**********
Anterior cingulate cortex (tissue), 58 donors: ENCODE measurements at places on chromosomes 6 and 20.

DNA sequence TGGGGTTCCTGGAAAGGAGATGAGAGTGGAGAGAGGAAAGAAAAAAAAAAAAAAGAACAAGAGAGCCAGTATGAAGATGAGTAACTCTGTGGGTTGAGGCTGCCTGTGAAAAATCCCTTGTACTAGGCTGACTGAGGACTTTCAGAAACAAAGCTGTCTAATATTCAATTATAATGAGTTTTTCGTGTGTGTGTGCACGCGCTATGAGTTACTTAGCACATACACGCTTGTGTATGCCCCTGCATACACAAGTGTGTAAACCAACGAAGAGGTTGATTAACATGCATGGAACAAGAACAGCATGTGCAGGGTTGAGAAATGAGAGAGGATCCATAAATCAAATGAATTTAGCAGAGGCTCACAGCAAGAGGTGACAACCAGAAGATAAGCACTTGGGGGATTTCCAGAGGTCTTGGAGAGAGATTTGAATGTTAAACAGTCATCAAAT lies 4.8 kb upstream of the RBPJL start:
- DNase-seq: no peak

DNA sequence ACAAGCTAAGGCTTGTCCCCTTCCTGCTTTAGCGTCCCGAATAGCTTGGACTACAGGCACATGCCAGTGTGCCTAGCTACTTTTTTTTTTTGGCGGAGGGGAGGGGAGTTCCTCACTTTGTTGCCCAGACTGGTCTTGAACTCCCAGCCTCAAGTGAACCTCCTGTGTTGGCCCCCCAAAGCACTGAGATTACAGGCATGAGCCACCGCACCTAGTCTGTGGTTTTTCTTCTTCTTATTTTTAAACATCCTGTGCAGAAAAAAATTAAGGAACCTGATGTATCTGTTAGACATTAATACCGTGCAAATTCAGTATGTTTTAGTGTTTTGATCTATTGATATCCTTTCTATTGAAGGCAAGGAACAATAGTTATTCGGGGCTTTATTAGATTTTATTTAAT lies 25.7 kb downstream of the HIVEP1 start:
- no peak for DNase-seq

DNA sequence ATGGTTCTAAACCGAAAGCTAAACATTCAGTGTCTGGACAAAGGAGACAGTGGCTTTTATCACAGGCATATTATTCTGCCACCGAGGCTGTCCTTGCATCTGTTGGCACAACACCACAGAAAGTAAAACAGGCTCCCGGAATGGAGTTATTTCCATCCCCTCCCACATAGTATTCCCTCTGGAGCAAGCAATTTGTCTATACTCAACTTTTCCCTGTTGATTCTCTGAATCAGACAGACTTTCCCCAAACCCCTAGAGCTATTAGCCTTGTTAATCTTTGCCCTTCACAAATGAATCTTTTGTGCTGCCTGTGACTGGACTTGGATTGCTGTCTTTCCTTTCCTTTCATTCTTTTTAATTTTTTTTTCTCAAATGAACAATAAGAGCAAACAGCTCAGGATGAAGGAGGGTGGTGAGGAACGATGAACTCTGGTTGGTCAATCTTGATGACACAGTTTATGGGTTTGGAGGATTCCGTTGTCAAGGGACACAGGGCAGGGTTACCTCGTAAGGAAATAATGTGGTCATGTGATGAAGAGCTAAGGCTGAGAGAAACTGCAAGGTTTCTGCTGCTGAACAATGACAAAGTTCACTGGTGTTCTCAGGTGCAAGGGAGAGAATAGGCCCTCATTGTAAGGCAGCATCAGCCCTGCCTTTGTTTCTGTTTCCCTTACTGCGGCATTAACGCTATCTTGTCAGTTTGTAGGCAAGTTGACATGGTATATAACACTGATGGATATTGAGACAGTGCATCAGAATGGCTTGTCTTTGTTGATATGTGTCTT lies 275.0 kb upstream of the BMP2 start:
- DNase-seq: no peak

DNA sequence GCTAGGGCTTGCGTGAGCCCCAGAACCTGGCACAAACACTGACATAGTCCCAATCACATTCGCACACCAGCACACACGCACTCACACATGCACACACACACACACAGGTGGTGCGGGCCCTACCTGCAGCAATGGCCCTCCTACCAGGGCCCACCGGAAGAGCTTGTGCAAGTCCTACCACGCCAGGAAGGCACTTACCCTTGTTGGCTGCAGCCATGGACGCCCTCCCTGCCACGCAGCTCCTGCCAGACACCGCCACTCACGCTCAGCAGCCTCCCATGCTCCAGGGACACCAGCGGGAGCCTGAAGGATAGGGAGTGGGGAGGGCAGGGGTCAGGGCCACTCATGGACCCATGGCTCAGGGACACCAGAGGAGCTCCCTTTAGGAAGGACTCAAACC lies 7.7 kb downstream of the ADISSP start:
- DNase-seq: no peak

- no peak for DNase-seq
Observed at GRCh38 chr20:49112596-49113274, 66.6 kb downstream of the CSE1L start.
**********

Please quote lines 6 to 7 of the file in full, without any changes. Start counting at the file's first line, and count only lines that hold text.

DNA sequence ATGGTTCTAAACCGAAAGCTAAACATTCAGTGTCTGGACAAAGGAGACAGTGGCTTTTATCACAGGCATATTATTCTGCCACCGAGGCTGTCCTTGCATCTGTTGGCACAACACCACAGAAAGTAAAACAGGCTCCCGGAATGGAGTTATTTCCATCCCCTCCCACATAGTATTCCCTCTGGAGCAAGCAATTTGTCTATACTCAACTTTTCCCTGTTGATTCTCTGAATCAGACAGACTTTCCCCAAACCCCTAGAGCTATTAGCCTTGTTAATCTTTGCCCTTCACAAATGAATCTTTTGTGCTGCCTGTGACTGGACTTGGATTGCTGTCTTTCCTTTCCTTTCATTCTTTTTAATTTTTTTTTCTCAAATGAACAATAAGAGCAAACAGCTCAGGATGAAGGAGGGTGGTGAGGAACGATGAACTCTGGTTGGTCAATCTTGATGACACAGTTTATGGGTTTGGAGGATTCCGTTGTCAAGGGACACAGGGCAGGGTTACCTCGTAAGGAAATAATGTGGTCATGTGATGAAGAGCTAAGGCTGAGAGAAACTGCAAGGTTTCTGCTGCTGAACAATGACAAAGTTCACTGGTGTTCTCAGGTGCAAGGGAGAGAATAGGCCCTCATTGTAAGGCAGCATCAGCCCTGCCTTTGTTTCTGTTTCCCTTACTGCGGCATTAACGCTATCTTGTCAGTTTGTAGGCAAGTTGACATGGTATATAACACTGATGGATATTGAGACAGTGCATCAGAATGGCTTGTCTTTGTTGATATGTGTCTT lies 275.0 kb upstream of the BMP2 start:
- DNase-seq: no peak